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Ian Hyde and Catherine Robins Pinsent Masons LLP, U.K.
Ian Hyde, Partner and Catherine Robins, Partner, Pinsent Masons LLP. U.K.
It is now a criminal offense in the U.K. for a business if an employee or “associated person” facilitates tax evasion: what should businesses be doing now to protect themselves from penalties?
Five months after it became a criminal offense in the U.K. for a business if an employee or other “associated person” facilitates tax evasion, many businesses still do not have the policies and procedures in place that could protect them. Further, as well as U.K. companies and partnerships, businesses formed or operating outside the U.K. can also commit an offense if their employees facilitate the evasion of U.K. tax.
It seems that many businesses are not taking the issue seriously enough. This is a risky strategy, as one rogue individual could expose the business to serious adverse publicity and a criminal conviction could prevent a business from bidding for government contracts.
Two new U.K. offenses were introduced by the Criminal Finances Act 2017 and began to apply from September 30, 2017. The first offense applies to all businesses, wherever located, in respect of the facilitation of U.K. tax evasion. The second offense applies to businesses with a U.K. connection in respect of the facilitation of non-U.K. tax evasion.
The offenses apply to both companies and partnerships. They effectively make a business vicariously liable for the criminal acts of its employees and other persons “associated” with it, even if the senior management of the business was not involved or aware of what was going on.
There are two stages for the new corporate offenses to apply: there must have been criminal tax evasion by someone other than the business concerned; and a person/entity who is associated with the business must have criminally facilitated the tax evasion while performing services for that business.
The associated person must deliberately and dishonestly take action to facilitate the evasion. If the associated person accidentally, ignorantly or negligently facilitates tax evasion by another person, that will not be sufficient. Neither will it be enough to facilitate tax avoidance. An associated person who facilitates their own or another person's tax evasion in the course of their private life, and not in their business capacity, will not trigger the corporate offense.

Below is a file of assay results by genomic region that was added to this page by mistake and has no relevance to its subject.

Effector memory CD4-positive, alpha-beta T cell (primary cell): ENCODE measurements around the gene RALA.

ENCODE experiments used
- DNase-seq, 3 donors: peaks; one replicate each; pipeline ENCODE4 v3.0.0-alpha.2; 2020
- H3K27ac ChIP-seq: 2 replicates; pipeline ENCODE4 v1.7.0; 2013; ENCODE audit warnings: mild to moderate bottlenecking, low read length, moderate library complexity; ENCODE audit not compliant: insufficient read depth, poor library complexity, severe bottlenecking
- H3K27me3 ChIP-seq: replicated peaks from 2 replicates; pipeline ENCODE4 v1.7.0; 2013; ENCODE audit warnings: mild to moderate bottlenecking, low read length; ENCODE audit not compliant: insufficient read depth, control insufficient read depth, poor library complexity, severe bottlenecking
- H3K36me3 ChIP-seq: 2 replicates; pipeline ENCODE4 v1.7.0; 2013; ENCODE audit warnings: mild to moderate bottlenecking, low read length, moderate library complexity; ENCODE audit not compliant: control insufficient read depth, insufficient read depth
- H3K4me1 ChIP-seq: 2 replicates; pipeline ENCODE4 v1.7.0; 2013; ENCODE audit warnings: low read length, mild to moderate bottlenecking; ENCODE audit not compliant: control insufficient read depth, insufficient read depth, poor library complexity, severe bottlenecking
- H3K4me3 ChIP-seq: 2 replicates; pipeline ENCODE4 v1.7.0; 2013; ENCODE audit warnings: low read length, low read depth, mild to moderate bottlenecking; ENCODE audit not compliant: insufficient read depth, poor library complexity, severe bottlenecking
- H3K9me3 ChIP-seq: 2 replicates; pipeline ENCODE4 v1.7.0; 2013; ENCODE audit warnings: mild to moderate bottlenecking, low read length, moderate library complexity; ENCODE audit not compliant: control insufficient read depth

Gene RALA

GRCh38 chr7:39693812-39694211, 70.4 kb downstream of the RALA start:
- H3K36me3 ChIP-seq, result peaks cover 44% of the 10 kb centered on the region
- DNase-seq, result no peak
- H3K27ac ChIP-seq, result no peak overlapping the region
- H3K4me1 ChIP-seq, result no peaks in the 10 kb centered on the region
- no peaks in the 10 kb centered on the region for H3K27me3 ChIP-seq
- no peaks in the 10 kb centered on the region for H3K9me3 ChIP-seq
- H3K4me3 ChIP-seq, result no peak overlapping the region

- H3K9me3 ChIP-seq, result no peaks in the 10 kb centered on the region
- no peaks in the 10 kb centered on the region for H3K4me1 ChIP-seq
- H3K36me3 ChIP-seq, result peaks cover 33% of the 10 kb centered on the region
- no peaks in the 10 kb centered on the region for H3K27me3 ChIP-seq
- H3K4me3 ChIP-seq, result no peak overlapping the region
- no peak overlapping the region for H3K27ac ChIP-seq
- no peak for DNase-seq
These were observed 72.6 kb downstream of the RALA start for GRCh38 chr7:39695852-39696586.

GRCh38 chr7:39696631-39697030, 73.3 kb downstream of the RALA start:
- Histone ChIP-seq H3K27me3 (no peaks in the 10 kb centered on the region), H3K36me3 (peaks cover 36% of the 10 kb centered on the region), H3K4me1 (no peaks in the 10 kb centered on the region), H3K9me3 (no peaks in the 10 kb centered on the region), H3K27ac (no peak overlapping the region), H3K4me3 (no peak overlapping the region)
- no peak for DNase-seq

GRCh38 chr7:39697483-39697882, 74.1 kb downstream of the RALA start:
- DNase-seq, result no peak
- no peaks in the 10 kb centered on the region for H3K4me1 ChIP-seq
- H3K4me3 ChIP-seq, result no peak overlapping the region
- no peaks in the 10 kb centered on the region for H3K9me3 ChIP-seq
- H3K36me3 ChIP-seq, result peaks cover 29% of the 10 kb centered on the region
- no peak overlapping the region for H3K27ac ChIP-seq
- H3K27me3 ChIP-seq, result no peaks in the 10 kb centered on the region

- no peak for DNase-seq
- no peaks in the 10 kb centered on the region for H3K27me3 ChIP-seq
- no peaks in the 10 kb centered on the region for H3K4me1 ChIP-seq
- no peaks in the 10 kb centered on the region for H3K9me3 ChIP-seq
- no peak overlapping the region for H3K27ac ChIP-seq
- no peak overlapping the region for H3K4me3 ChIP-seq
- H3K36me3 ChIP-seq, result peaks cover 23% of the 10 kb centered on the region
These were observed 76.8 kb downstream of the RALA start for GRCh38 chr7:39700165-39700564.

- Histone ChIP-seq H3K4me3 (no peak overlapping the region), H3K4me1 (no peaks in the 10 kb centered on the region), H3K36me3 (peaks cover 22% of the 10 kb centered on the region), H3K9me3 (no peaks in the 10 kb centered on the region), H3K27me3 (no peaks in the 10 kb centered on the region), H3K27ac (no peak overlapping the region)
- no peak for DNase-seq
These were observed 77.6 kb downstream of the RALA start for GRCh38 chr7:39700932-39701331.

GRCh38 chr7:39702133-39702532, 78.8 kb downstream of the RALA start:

“Associated persons” is widely defined and includes employees, agents and other persons who perform services for or on behalf of the business, such as contractors, suppliers, agents and intermediaries.
Businesses will have a defense if they can prove that they had reasonable prevention procedures in place to prevent the facilitation of tax evasion, or that it was not reasonable in the circumstances to expect there to be procedures in place.
The penalties for the offense include unlimited financial penalties. However, the consequences for a business of having a criminal conviction are likely to be more serious: potentially requiring disclosure to professional regulators in the U.K. and overseas, and preventing the business being awarded public contracts. Adverse publicity and serious reputational damage are also very likely.
In relation to U.K. tax, the offense will apply to any company or partnership, wherever it is formed or operates.
While the offense was introduced as a reaction to disclosures about the activities of non-U.K. branches of U.K. banks, it is not just limited to banks and applies to all businesses. Those operating in other high risk areas prone to tax fraud, for example construction, must also be at risk. All U.K. based businesses should take steps to protect themselves.
For businesses operating offshore, although it technically applies to all businesses, it is banks, accountancy firms, law firms, trustees, financial advisers, and support services, such as company formation providers, which are most likely to fall foul of the new law.
Where non-U.K. tax is evaded a business will commit an offense if the facilitation involves a U.K. company or partnership, any company or partnership with a place of business in the U.K., including a branch, or if any part of the facilitation takes place in the U.K. In addition, the non-U.K. tax evasion and facilitation must amount to an offense in the local jurisdiction and involve conduct which a U.K. court would consider to be dishonest.